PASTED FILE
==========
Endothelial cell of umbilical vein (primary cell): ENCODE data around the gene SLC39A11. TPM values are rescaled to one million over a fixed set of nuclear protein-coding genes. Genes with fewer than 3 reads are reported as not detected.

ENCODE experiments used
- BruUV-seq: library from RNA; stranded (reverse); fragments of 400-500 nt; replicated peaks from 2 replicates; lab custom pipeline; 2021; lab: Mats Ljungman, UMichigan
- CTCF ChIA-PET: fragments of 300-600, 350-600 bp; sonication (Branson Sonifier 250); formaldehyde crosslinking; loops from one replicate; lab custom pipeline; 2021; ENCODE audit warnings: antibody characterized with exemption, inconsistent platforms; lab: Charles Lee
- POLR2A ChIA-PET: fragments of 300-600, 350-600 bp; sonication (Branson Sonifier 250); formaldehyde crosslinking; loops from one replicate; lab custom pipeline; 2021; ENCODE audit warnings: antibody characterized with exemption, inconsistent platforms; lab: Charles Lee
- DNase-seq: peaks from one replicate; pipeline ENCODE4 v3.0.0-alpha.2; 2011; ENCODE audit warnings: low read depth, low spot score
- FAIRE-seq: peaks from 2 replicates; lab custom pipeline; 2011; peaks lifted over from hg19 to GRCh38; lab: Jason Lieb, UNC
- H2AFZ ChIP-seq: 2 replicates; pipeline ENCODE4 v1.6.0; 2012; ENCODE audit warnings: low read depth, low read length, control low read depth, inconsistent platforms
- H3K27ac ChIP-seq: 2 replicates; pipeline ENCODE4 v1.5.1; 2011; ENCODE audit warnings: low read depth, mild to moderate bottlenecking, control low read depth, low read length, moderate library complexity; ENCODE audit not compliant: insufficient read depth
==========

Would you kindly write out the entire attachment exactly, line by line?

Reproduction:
Endothelial cell of umbilical vein (primary cell): ENCODE data around the gene SLC39A11. TPM values are rescaled to one million over a fixed set of nuclear protein-coding genes. Genes with fewer than 3 reads are reported as not detected.

ENCODE experiments used
- BruUV-seq: library from RNA; stranded (reverse); fragments of 400-500 nt; replicated peaks from 2 replicates; lab custom pipeline; 2021; lab: Mats Ljungman, UMichigan
- CTCF ChIA-PET: fragments of 300-600, 350-600 bp; sonication (Branson Sonifier 250); formaldehyde crosslinking; loops from one replicate; lab custom pipeline; 2021; ENCODE audit warnings: antibody characterized with exemption, inconsistent platforms; lab: Charles Lee
- POLR2A ChIA-PET: fragments of 300-600, 350-600 bp; sonication (Branson Sonifier 250); formaldehyde crosslinking; loops from one replicate; lab custom pipeline; 2021; ENCODE audit warnings: antibody characterized with exemption, inconsistent platforms; lab: Charles Lee
- DNase-seq: peaks from one replicate; pipeline ENCODE4 v3.0.0-alpha.2; 2011; ENCODE audit warnings: low read depth, low spot score
- FAIRE-seq: peaks from 2 replicates; lab custom pipeline; 2011; peaks lifted over from hg19 to GRCh38; lab: Jason Lieb, UNC
- H2AFZ ChIP-seq: 2 replicates; pipeline ENCODE4 v1.6.0; 2012; ENCODE audit warnings: low read depth, low read length, control low read depth, inconsistent platforms
- H3K27ac ChIP-seq: 2 replicates; pipeline ENCODE4 v1.5.1; 2011; ENCODE audit warnings: low read depth, mild to moderate bottlenecking, control low read depth, low read length, moderate library complexity; ENCODE audit not compliant: insufficient read depth